Todd is a one-man band turning out eight or so boats a year, not one of them the same. Not only is each custom laid out and equipped, but also the hulls themselves have evolved over the past couple of years. The Captiva is a beefy 6.1m (6.9 overall) island cab that started as a Jackman design, but now has a finer entry, more deadrise, and more freeboard aft.
I suspect it also has heavier than standard underwear. We had an appalling day for the review with lots of opportunities for the hull to bang, rattle and resonate. It took none of them: the substructure was more than up to the job, and the hull gave us one-piece sensations.
Boarding was easy up a well-sloped ladder, with deep chequer plate treads that matched the anti skid pad in the boarding platform. In the platform section on the other side of the motor I noticed a built-in burley feeder. Appropriate, because the Captiva is very much a fishing boat.
In the same spirit, the cabin is aimed at shelter and stowage rather than accommodation. There is room in it for a toilet, but none was fitted and you get the impression that the boat is a bit too much on the hairy-chested side to feel happy with one. But there is plenty of stowage in there. The deck is carpeted to protect fragile stuff, and two levels of shelves carry the small items.
The cabin is also part of the protection system for driver and offsider, to which we gave a thorough check out on the rain and spray infested day. The windscreen wraps around satisfactorily, and a hardtop covers the position. This is an open hardtop, with clears covering the gap between windscreen and ‘top. Although I am a faint fan of clears, generally preferring a breeze, I was glad of these on the day. They worked tirelessly, letting not a drop through.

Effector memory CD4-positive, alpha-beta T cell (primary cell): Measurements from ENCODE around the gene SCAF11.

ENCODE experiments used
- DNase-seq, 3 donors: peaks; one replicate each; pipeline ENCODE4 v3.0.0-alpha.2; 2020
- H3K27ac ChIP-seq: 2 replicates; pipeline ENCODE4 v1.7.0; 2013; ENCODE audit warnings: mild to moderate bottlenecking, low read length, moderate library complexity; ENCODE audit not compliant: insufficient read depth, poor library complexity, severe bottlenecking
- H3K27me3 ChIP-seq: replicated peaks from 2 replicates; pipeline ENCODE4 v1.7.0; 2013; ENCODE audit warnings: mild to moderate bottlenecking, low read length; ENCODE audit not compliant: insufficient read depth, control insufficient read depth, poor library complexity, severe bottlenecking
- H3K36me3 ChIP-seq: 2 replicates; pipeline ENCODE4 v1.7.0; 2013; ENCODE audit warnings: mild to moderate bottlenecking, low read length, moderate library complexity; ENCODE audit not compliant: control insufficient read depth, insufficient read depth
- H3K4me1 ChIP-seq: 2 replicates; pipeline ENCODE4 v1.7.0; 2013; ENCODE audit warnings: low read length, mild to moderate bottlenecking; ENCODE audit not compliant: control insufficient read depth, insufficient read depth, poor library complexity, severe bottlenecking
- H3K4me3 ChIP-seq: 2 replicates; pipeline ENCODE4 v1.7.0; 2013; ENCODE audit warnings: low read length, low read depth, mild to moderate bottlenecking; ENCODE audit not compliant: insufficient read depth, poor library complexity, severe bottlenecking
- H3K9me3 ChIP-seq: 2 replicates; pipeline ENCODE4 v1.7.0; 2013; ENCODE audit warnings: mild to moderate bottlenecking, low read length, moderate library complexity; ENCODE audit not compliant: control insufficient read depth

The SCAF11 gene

Within this cocoon there was a lot of civilisation. Reversible seats well provided with footrests; grab rails, cave lockers and drink holders; and an overhead console for the pair of marine radios and the music system. To guard against stray drips down the back, Epic had extended the hardtop with fabric. This also meant sun protection when the seats were reversed and fishing started.
Sun was what we had only traces of, and fishing was what we did not attempt. Instead, we tried out the Epic Captiva in conditions that most owners will experience less than five percent of their time afloat. And I don’t blame them: boating is supposed to be fun.
Right away I admit to being impressed by the Captiva’s rough water ability. Probably in deference to my advanced years Todd and his assistant initially made gentle progress into the short, steep and biggish seas, but youthful exuberance soon took over and the throttle moved further along its travel. We were heading the seas and started getting more of our length airborne.
We made only one hard landing, and even that was not painful. Our speed of progress upwind was exceptionally good for the conditions. When we turned around and ran with the weather the ride improved hugely, and we could push on more throttle. Once into a more sheltered spot we pushed it all the way, and our 150 Honda showed 38 knots.
Coping with rough water will only be a part time occupation for this boat; fishing will be full time, and it should do a good job. The 2.5m beam leaves good walking space around the cabin, and the stability showed up well with two people on the same side of it.
The equipment level is good too. There are two underdeck catch tanks, an excellent bait tray, an underdeck ice box between the seats, a deck wash, plenty of rod holders, sounder and plotter, and a rubbish bin cleverly located in one of the lockers. There are lockers everywhere it is possible to put them, and pockets everywhere else.
The Epic was obviously built by a man with pride in his product, and just as obviously he spent a lot of time getting the details right – something it is possible to do when you are not holding a production line up.
Price, as reviewed $72,000
Length overall 6.9m
Hull length 6.1m
Fuel capacity 220L
Motor fitted 150 Honda 4-stroke